12. How would you train to get ready for a climb to Everest? • Plan ahead- you need to be in peak physical condition • Running- 6 to 8 miles/day on hilly terrain with a backpack • Weight training- for upper body strength • Take vitamins and health supplements to boost your immune system • Climb smaller mountains • Gain weight- you will lose about 20% of your body weight on Everest • Mental preparation- understand it won’t be easy and picture yourself succeeding! Source:

    13. How much does it cost to climbMount Everest?* Here are a few of the expenses you should plan on: • Passports and Visas- $75.00+ • Guide- $25,000- $125,000 • Airfare- New York city to Kathmandu $2,500-$8,000 • Climbing fee and permits- $25,000 (per person) • Guide Service- $59,000 to $77,000 (per group) • Equipment and clothing- $8,000- $15,000 • Trainer- $8,000 • Garbage and human waste disposal- $4000 • Oxygen- $300 per tank, you will need at least 6 tanks • Other fees- Sherpa fee, Yaks, helicopter transportation, cooks, food, doctor, immunizations and don’t forget a new camera! Ball park Estimate: $70,000-$100,000 *Prices are figured from the South route. The North route may be cheaper but is considered more dangerous.

    14. Despite being away for about 3 months, you will only be climbing for about a week, depending on weather and terrain. Below is a sample of an abbreviated itinerary: 1.Arrive Kathmandu (1,300 meters). 2.In Kathmandu - Bring Passport to Chinese Embassy, for Visa. Logistics, training, purchasing, packing, training, visit temples, city tour, shopping. Hotel and meals at members minimal cost. 3.In Kathmandu - Pick up passport from Chinese Embassy. Logistics, training, purchasing, packing, training, visit temples, city tour, shopping. 4.Bus to Tibet; drive to Nyalam (3,750 meters). 5.Rest inNyalam (3,750 meters). Walk around the local hills. 6.Bus to Tingri (4,342 meters). 7.Rest in Tingri. Explore surrounding hills. 8.Drive to Chinese Base camp (5200meters). Camp. 9.Rest in Chinese base. Organize equipment and supplies. Camp. 10.Walk gently in the hills surrounding Chinese base. 11.Rest in Chinese base. Organize equipment and supplies. Camp. 12.Walk with the yaks halfway to advanced base to interim camp (5,800meters). Camp. 13.Rest in interim camp. 15.Walk with the yaks to advanced base (ABC) at 6400 meters. Camp. 16.Rest in Advanced base. Extensive training. Organize supplies. 17.Rest in Advanced base. Extensive training. Organize supplies. 18.Walk to Camp 1 North Col (7000m). Return to ABC. 19.Rest in ABC. 21.Walk to Camp 1. Sleep there. 23.Walk back down to Chinese base. 24.Rest in Chinese base 25.Walk up to interim camp. 28.Walk up to ABC. 29.Walk to Camp 1, sleep there. 30.Walk to Camp 2, sleep there. 31.Explore route to Camp 3 (8300 meters), return to camp 2, sleep there. 38.Walk up to ABC. 39.Walk to Camp 1. Sleep there. 40.Walk to Camp 2, sleep there. 44.Descend to ABC. 45.Walk back down to Chinese base. 46.Rest in Chinese base. 49.Walk up to interim camp. 50.Walk back up to ABC. 51.Walk to Camp 1. Sleep there. 52.Walk to Camp 2, sleep there. 53.Walk to Camp 3, sleep there. 54.Attempt summit if conditions allow. 61.Descend to Camp 1. 62.Packing in camp 1, descend to ABC.63.Packing in ABC. 64.Yaks transport equipment, supplies and rubbish to Chinese base. Members walk down. 65.Packing in Chinese base. 66.Drive to Tingri. 67.Drive to Kathmandu. 68.In Kathmandu. Final packing, summit celebration, saying goodbye to new friends. 69.Fly home! * Number corresponds to day in trip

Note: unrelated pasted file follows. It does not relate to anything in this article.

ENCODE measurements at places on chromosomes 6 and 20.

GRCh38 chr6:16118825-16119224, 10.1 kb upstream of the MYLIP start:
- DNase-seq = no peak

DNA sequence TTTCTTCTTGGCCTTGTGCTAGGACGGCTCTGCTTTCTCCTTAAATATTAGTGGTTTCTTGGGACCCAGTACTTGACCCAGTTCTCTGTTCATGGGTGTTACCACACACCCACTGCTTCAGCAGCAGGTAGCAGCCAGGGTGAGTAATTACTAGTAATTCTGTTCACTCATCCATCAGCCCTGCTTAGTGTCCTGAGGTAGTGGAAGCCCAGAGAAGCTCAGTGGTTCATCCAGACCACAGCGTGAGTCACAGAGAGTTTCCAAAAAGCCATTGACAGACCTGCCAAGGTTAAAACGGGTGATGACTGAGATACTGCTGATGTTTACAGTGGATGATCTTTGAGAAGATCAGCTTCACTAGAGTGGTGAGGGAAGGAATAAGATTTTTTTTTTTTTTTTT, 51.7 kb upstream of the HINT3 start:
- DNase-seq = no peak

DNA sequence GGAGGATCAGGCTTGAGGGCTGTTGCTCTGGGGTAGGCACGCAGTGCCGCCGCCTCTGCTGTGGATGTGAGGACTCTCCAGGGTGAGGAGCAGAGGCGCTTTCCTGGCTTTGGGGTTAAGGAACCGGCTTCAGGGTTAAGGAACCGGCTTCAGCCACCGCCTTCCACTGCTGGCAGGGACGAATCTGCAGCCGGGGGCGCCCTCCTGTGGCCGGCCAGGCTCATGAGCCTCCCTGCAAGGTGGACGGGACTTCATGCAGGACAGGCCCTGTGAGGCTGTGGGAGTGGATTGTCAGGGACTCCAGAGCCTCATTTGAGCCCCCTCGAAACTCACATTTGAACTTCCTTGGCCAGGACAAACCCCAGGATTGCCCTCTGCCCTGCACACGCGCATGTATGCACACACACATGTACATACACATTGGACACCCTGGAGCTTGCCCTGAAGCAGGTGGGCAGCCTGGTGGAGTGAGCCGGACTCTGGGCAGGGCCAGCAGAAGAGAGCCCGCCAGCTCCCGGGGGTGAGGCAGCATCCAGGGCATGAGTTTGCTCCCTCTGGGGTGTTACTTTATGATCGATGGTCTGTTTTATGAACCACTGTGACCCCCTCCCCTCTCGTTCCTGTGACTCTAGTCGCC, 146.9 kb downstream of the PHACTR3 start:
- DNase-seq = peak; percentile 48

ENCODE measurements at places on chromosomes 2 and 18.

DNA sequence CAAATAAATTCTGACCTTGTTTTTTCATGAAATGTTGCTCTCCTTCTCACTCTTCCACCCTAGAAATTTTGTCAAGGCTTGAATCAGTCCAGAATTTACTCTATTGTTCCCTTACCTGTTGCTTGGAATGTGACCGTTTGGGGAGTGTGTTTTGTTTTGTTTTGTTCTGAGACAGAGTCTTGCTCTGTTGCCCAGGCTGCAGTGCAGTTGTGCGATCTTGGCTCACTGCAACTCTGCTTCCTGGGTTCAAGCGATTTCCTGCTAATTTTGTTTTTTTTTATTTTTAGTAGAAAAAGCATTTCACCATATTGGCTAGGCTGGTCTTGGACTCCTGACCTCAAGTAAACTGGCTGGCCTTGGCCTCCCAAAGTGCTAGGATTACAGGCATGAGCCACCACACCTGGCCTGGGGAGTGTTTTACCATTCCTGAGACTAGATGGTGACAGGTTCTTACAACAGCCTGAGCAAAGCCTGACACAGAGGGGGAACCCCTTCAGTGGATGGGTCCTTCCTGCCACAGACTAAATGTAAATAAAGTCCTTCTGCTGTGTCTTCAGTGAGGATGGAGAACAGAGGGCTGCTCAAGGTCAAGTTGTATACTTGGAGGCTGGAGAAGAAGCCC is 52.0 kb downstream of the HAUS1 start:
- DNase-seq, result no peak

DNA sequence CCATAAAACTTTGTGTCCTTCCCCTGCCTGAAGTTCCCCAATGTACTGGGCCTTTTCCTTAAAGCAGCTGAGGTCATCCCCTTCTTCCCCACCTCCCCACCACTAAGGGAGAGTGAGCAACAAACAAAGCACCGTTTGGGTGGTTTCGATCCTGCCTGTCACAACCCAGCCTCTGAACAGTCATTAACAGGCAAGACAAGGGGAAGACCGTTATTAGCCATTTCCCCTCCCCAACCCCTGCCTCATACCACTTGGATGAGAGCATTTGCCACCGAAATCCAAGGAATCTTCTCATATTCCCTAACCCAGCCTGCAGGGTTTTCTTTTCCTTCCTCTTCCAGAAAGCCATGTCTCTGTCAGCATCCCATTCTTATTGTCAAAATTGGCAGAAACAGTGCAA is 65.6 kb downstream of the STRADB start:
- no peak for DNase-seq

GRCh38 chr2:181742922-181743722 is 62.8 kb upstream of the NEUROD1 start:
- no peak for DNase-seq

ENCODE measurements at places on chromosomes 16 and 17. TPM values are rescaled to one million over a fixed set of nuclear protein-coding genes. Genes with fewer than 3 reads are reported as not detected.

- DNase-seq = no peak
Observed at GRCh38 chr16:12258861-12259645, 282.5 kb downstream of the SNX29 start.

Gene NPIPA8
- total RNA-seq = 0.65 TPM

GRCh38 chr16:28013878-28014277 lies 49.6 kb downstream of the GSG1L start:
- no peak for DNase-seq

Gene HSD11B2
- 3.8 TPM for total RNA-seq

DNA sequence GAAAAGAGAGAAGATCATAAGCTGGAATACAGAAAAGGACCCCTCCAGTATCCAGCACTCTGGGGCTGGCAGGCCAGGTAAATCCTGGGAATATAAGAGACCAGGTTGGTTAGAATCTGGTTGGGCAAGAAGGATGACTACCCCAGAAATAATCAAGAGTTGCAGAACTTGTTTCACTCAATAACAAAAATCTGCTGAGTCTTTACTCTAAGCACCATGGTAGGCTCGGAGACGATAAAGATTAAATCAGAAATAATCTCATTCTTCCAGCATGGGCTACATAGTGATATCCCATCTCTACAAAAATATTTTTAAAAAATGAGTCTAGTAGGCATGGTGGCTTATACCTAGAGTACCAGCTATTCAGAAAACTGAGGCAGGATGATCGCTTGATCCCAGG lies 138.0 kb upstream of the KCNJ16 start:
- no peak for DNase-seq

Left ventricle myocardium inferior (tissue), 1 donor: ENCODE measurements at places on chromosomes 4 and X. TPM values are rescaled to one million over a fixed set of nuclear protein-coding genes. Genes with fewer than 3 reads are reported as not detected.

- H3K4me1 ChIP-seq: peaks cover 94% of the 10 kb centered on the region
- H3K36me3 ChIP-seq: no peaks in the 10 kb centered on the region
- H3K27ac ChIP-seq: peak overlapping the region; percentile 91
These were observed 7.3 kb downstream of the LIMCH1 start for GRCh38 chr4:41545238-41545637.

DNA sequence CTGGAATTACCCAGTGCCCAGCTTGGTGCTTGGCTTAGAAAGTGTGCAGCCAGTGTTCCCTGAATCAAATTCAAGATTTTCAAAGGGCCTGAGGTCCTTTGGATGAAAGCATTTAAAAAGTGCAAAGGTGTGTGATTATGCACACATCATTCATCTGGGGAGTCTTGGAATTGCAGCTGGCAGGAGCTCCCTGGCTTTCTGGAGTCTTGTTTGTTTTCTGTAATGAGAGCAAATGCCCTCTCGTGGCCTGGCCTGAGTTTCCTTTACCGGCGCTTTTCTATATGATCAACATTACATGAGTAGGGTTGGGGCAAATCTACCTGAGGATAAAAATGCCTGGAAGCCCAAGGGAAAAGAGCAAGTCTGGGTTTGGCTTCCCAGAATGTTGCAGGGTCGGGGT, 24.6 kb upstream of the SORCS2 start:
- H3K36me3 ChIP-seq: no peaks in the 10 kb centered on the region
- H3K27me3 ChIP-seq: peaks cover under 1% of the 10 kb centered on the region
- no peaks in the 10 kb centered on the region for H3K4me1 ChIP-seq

15. Every year people die try to achieve their dream of climbing Mount Everest • Worst disaster- a freak and sudden storm in May 1996 caused eight people to lose their lives—yet it did not stop others from attempting the climb just weeks later, resulting in four more deaths. The total for the year was fifteen. • By the end of 2010, 219 people have died trying to summit. • In the last ten years, advances in climbing equipment and more experienced guides have resulted in a steep drop in fatality statistics: from 37% in 1990 to 4.4% in 2004.

    16. What happens if you die while climbing Mount Everest? • There are over 200 dead bodies on Mount Everest. • Rescue is extremely dangerous because it would take too long and likely leave the climbing team stranded overnight. • Most of the bodies are in the same exact position they were when they died. They are perfectly preserved in time because of the cold. • Along the route up to the summit climbers will pass all these bodies. There are bodies over 50 years old that look like they were placed there yesterday. • Some of the dead bodies now serve as trail markers for other climbers and have names. This one is called “Green Boots.” • Climbing Mount Everest has become much safer over the past decade thanks to advances in technology and climbing gear. Source:

    17. What does the view from the top look like? • You can’t stay for more than an hour at the top. • Getting down is just as dangerous as the climb up! • Hillary took 3 pictures of Norgay and they stayed about 15 minutes. • Norgay left a traditional Buddhist offering of chocolates and biscuits at the top. • To see a great 360 degree view, right click on: Source: